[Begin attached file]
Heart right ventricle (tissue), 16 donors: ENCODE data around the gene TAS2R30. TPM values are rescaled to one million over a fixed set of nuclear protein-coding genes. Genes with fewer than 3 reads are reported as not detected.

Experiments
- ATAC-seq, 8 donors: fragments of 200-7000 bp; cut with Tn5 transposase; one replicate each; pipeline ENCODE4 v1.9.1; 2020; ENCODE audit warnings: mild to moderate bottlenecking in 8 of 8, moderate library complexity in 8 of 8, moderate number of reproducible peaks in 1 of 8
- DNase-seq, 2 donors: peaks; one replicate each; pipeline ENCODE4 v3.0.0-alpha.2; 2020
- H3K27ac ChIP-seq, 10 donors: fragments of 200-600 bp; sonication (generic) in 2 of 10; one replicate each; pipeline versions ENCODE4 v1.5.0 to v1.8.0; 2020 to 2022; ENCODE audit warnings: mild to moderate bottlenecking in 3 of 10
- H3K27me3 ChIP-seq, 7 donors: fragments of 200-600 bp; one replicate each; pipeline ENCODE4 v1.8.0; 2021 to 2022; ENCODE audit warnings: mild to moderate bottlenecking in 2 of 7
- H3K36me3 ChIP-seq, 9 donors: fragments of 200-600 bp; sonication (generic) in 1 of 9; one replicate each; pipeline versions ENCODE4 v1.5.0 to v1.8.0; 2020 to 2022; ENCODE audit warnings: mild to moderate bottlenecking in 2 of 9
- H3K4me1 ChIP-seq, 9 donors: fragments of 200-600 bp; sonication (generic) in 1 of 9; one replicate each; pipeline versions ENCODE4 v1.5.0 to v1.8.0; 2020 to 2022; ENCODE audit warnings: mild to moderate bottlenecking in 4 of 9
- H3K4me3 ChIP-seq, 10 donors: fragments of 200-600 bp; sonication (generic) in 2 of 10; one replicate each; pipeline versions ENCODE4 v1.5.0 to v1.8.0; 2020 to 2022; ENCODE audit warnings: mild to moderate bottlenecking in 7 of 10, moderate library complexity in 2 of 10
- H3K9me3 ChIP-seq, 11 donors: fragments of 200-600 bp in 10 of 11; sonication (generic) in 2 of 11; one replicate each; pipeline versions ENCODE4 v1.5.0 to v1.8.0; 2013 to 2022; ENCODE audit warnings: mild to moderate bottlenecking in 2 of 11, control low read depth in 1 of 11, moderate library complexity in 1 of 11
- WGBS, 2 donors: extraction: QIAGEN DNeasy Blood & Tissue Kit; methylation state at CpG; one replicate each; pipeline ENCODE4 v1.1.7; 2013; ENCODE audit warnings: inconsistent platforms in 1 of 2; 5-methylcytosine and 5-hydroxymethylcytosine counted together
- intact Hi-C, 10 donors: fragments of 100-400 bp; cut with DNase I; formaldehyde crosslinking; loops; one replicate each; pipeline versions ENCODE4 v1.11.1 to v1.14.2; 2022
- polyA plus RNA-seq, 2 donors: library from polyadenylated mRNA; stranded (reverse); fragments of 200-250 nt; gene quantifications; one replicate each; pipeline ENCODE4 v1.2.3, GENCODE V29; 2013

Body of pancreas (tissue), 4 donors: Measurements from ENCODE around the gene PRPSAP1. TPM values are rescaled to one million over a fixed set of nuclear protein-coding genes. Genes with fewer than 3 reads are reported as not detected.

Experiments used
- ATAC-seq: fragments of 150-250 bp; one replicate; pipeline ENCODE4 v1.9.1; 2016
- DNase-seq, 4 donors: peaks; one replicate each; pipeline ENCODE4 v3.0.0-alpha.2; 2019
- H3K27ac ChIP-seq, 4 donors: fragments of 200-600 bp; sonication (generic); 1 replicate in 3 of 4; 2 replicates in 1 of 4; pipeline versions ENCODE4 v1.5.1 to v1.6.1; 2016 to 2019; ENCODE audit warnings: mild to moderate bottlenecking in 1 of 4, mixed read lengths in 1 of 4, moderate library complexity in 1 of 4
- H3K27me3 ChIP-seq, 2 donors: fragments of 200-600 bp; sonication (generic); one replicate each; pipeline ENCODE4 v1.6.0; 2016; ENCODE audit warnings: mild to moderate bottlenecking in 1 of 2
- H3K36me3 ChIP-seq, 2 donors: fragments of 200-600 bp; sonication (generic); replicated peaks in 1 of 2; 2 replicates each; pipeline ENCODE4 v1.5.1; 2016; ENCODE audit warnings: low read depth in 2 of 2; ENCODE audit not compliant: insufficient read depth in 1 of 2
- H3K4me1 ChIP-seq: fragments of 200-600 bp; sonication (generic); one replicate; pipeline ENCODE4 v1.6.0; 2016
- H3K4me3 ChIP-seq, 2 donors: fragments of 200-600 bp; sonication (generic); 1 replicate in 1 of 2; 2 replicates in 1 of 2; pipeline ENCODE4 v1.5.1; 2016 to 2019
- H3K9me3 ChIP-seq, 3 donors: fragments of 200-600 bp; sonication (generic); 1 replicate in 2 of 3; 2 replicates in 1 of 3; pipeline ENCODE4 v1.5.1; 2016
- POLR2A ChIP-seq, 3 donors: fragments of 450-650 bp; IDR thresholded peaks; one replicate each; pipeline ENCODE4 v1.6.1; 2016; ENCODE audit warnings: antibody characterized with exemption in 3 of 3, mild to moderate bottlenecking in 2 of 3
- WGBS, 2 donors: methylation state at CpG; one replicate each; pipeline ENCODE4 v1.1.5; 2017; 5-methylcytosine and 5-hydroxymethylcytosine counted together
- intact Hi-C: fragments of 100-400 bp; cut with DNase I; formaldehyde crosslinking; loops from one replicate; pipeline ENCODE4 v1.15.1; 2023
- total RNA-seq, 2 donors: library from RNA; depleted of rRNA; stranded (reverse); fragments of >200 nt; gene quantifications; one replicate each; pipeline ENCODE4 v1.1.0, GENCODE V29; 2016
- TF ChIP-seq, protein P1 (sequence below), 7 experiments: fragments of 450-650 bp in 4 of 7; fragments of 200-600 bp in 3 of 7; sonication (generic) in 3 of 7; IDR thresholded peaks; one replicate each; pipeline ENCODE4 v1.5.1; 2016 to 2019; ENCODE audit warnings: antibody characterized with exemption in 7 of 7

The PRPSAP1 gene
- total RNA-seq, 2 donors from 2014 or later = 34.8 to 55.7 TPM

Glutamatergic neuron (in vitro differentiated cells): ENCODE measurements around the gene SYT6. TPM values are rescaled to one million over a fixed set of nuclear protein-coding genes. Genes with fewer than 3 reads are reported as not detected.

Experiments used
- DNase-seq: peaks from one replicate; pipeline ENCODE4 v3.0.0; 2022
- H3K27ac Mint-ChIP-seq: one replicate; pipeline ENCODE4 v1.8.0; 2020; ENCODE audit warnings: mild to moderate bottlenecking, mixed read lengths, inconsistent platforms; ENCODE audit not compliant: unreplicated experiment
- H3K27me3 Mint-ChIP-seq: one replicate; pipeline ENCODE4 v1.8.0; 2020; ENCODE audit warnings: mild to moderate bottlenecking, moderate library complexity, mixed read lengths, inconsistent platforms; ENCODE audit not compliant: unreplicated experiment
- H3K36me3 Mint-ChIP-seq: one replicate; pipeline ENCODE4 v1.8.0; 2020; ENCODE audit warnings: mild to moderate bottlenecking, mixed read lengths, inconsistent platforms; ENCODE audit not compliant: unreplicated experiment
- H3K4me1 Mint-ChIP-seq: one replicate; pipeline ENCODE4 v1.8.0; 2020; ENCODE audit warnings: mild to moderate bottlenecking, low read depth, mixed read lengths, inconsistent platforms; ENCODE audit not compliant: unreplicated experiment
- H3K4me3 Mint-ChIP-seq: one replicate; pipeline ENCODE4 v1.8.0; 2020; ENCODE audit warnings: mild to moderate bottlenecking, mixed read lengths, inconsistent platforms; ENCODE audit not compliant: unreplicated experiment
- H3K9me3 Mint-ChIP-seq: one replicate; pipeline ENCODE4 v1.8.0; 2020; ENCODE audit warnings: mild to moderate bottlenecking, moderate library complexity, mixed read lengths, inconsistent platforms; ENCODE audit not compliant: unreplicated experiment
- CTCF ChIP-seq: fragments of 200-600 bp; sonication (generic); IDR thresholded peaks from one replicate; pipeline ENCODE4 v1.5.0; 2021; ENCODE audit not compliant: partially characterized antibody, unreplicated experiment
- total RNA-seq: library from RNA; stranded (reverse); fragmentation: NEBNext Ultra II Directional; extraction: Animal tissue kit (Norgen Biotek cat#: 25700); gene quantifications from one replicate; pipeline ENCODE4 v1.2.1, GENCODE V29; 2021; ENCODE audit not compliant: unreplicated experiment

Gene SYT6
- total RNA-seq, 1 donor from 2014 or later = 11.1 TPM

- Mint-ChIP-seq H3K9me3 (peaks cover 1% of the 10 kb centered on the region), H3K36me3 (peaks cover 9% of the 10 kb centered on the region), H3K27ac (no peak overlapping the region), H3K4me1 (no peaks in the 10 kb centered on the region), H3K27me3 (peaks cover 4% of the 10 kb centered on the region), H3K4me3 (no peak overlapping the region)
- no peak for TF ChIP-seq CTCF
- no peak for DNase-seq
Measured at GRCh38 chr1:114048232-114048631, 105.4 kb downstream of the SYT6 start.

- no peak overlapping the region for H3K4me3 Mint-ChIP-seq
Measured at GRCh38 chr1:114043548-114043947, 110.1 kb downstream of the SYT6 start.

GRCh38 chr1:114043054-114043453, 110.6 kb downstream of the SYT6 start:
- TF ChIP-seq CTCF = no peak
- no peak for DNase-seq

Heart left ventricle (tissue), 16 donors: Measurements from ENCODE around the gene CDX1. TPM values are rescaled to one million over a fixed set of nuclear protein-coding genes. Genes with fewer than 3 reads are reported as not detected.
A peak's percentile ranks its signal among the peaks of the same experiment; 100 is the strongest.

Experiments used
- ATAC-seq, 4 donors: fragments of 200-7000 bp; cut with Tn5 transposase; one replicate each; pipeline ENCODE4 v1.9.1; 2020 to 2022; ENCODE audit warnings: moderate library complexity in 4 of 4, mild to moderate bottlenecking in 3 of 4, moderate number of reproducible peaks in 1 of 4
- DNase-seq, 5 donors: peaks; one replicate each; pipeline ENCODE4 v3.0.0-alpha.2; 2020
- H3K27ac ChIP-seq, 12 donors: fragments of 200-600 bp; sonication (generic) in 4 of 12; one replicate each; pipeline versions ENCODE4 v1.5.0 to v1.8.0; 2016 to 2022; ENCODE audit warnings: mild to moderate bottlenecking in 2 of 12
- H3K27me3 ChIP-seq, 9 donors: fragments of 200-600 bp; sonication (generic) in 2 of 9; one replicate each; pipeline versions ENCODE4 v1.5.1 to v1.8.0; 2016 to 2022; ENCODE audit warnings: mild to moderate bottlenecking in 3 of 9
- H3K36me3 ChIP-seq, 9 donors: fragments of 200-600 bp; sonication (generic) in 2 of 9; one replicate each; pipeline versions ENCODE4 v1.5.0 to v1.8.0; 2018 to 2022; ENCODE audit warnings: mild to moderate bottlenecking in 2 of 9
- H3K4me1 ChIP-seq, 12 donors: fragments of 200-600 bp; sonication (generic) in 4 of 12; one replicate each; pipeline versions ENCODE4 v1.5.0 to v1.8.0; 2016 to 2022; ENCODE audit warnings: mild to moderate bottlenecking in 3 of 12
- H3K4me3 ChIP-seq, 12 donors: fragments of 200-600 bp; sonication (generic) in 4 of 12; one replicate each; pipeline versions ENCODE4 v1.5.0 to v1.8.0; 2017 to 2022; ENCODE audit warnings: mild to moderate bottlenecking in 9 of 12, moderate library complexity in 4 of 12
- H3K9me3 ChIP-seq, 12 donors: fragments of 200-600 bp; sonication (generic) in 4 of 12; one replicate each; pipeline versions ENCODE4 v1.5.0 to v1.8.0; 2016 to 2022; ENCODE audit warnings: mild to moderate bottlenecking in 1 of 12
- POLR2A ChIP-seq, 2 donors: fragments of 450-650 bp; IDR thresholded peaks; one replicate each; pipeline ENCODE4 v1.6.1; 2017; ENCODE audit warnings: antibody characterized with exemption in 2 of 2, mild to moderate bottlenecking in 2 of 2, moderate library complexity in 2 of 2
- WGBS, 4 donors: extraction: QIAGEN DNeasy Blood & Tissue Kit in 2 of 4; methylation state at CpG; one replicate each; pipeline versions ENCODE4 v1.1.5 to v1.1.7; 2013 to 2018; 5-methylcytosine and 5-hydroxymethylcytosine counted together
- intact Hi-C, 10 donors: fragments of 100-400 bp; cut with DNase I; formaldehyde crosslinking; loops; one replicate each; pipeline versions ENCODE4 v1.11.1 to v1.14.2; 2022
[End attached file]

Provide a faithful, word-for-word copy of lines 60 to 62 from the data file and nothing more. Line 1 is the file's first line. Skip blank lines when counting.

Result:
- H3K36me3 ChIP-seq, 9 donors: fragments of 200-600 bp; sonication (generic) in 2 of 9; one replicate each; pipeline versions ENCODE4 v1.5.0 to v1.8.0; 2018 to 2022; ENCODE audit warnings: mild to moderate bottlenecking in 2 of 9
- H3K4me1 ChIP-seq, 12 donors: fragments of 200-600 bp; sonication (generic) in 4 of 12; one replicate each; pipeline versions ENCODE4 v1.5.0 to v1.8.0; 2016 to 2022; ENCODE audit warnings: mild to moderate bottlenecking in 3 of 12
- H3K4me3 ChIP-seq, 12 donors: fragments of 200-600 bp; sonication (generic) in 4 of 12; one replicate each; pipeline versions ENCODE4 v1.5.0 to v1.8.0; 2017 to 2022; ENCODE audit warnings: mild to moderate bottlenecking in 9 of 12, moderate library complexity in 4 of 12